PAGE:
The Case Against Antifa

German Lopez, Vox, August 29, 2017

Antifa in Portland Oregon

Antifa prepare to face off with Trump supporters during a free speech rally at Terry Schrunk Plaza in Portland, Oregon, on June 4, 2017. (Credit Image: © Emily Molli/NurPhoto via ZUMA Press)

Over the weekend, activists descended on Berkeley, California, and attacked peaceful protesters. But it wasn’t far-right white supremacists leading the violence this time, as was the case in Charlottesville, Virginia, a few weeks ago. It was left-wing “antifa” (short for “anti-fascist”) counterprotesters who assaulted people.

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The argument for antifa activists is that the current crop of right-wing protesters — which are partly but not entirely made up of neo-Nazis, KKK members, and other white supremacists and nationalists — are so extreme that they must be stopped swiftly and even violently.

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What this view misses is the backlash that may come from political violence: that such violence can reinforce right-wing views about the left. As Michael Kazin, a history professor at Georgetown University and editor of Dissent magazine, told me earlier this year, “[N]on-leftists often see [the left] as a disruptive, lawless force. Violence tends to confirm that view.”

Antifa’s violence plays into Trump’s hands

Some of this backlash is already happening. Consider how Trump himself reacted to Charlottesville. He drew a lot of (justified) criticism for arguing that “both sides” had been behind the violence in Charlottesville, instead of pinning the blame on the white supremacists who swarmed the Virginia city and caused mayhem.

But one reason Trump could draw up this false equivalence in the first place is because antifa protesters have been carrying out violence against right-wing groups for months now. As Peter Beinart reported in the Atlantic, antifa activists have violently protested right-wing speakers like Milo Yiannopoulos and conservative political scientist Charles Murray. In the Yiannopoulos protests in particular, antifa activists even threw explosive Molotov cocktails and other objects at police.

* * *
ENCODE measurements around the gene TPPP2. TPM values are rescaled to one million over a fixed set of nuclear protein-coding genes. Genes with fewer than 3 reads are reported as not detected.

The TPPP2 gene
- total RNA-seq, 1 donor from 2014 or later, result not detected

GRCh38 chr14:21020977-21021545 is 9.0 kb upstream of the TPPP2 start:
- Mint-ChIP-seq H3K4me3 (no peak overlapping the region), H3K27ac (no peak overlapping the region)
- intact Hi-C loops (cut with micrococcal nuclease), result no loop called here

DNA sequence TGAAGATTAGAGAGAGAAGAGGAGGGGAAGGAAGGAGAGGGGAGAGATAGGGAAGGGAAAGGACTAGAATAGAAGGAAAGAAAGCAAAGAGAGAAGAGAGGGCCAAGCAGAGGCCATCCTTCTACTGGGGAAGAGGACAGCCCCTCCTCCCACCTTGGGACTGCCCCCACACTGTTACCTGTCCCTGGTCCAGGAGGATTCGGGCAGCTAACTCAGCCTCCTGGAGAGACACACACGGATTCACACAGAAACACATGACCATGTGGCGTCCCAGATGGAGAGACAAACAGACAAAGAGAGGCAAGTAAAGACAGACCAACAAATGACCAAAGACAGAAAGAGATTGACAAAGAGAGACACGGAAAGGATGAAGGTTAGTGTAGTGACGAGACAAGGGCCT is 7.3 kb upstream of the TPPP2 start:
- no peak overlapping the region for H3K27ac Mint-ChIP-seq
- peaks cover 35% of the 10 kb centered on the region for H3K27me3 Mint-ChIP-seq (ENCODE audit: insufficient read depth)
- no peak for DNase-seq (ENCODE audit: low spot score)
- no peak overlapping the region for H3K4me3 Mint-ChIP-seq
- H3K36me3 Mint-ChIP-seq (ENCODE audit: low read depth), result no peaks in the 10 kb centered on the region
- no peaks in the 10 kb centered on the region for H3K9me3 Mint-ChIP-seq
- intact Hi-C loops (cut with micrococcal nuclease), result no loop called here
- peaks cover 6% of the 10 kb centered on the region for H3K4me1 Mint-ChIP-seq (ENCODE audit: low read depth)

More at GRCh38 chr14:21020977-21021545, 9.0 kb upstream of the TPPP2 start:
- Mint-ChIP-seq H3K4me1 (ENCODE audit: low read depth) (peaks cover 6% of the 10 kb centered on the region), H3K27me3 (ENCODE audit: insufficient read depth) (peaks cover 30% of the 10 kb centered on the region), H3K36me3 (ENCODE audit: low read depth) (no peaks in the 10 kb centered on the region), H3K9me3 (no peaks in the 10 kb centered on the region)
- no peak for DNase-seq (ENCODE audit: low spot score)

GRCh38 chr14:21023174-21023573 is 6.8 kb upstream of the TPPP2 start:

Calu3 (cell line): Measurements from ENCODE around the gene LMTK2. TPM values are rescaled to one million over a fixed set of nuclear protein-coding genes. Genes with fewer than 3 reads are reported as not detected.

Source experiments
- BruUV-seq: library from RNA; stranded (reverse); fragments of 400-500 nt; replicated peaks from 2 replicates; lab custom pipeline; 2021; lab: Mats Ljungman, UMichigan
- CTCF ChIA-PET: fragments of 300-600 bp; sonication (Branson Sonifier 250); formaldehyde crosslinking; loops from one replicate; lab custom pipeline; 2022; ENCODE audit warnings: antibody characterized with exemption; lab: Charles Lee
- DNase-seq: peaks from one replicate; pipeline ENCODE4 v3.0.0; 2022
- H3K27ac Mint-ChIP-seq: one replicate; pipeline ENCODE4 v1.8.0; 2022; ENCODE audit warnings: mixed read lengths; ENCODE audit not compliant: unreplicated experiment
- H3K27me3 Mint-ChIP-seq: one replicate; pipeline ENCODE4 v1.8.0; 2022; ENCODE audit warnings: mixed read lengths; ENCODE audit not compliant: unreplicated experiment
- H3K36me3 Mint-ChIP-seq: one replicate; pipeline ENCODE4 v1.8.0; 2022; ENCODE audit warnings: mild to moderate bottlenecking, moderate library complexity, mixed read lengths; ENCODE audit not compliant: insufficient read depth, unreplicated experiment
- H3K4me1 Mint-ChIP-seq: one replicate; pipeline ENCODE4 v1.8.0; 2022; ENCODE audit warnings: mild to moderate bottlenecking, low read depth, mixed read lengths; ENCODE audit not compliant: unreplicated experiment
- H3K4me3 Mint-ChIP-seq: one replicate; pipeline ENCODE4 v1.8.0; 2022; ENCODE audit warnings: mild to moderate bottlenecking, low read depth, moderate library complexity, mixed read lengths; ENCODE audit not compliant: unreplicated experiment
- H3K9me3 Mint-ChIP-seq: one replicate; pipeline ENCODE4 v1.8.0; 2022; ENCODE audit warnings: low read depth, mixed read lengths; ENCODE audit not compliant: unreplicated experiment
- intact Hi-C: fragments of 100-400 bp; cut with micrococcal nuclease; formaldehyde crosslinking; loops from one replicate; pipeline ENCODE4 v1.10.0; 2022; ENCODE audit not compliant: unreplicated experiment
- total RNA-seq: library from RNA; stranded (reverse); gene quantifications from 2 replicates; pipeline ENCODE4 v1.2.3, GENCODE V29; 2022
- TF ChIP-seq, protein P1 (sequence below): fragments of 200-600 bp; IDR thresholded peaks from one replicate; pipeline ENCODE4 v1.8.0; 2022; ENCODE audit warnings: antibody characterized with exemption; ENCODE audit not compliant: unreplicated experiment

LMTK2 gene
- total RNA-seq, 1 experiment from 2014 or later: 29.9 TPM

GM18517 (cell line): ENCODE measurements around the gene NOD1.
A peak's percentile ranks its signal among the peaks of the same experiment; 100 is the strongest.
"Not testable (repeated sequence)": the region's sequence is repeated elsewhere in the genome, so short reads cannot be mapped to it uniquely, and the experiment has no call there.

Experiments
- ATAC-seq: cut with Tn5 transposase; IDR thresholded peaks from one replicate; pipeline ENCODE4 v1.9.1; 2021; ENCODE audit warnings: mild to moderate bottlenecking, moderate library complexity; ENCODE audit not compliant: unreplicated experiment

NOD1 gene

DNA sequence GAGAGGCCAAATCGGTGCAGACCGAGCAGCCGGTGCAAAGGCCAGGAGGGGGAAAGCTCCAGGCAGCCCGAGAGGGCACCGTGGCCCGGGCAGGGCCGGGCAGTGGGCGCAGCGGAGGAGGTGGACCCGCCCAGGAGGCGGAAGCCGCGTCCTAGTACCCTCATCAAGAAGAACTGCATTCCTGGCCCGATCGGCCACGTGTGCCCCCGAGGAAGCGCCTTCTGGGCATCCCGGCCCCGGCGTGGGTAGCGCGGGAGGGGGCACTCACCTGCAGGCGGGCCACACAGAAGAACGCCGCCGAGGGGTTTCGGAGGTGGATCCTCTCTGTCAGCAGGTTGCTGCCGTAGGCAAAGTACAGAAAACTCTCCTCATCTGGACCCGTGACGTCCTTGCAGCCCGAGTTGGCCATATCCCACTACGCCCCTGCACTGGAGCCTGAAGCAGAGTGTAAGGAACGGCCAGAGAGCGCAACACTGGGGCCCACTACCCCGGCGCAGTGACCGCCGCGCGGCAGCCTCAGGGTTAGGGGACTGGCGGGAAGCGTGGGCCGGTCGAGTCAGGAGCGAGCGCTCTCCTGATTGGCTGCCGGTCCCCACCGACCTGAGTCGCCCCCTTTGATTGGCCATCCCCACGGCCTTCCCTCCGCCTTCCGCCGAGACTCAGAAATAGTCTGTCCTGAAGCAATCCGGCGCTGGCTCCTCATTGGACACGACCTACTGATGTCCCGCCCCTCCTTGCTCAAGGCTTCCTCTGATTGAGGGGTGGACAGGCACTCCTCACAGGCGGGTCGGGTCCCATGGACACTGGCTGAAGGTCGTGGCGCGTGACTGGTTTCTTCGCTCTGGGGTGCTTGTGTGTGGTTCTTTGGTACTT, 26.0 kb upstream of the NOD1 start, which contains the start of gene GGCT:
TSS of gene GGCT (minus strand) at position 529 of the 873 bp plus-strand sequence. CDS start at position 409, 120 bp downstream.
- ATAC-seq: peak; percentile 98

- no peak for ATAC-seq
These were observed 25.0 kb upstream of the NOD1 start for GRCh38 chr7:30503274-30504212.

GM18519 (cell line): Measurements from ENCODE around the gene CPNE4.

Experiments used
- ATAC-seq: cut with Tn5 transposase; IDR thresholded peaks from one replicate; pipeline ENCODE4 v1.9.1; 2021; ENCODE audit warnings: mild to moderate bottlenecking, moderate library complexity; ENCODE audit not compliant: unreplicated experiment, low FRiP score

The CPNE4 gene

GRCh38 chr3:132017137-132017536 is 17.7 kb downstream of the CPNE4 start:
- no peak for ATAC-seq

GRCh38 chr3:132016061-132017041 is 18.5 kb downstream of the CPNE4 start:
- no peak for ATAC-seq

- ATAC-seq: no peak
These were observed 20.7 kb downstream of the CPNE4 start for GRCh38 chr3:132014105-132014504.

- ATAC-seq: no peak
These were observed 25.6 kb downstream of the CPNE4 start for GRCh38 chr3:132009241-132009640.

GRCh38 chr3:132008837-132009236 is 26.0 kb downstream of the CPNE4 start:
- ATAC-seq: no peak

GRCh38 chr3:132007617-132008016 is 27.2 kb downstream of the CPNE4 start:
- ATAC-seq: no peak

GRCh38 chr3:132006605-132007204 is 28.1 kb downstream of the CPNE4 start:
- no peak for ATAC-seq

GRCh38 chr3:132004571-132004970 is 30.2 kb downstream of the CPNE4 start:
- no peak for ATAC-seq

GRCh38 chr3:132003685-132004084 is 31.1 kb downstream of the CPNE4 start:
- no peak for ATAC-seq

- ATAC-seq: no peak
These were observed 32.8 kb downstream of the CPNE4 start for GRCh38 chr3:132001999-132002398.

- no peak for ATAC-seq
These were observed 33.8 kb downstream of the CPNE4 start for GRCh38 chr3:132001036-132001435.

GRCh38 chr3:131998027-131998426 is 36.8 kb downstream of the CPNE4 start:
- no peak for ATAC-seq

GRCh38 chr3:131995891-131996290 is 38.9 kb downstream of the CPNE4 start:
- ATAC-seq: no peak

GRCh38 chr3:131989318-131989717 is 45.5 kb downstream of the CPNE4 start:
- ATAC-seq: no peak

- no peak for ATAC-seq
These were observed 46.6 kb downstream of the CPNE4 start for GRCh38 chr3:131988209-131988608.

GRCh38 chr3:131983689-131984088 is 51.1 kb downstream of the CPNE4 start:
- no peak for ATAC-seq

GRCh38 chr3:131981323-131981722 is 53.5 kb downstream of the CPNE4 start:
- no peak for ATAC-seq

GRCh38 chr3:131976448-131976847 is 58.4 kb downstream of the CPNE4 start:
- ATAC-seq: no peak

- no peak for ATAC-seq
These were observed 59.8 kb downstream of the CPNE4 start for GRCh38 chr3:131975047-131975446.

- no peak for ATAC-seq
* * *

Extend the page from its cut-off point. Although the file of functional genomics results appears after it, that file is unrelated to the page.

When far-left protesters act violently, it gives Trump and other conservatives more ammunition to draw equivalencies between the far left and far right — even if it is a false equivalence, given that America has a long history of racist violence and very little, by comparison, of left-wing violence.

And this argument seems to be working for a lot of people. A poll earlier this month by SurveyMonkey found that while 46 percent of US adults said far-right protesters were mostly to blame for the violence in Charlottesville, 40 percent agreed that the blame fell equally on both sides and another 9 percent blamed counterprotesters.

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This wouldn’t be the first time violence has led to a conservative backlash in the US.

During the 1960s, there were hundreds of riots across America in protest of police brutality and in support of civil rights. Experts say the riots were a major contributor to the rise of “law and order” and “tough on crime” policies that followed in the coming decades. These policies made police more aggressive and filled America’s prisons to levels never seen before in US history. In short, the perception of lawlessness led both Americans and their politicians to demand more stringent law enforcement.

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Trump himself ran on a “law and order” and “tough on crime” platform. If Trump can credibly argue that there is a lot of chaos and violence out there, that could empower him to carry out a crackdown. And with that crackdown could come both greater support for Trump and the enactment of his policies. It’s an outcome that antifa doesn’t want — but antifa’s approach to protest could very well fuel it.

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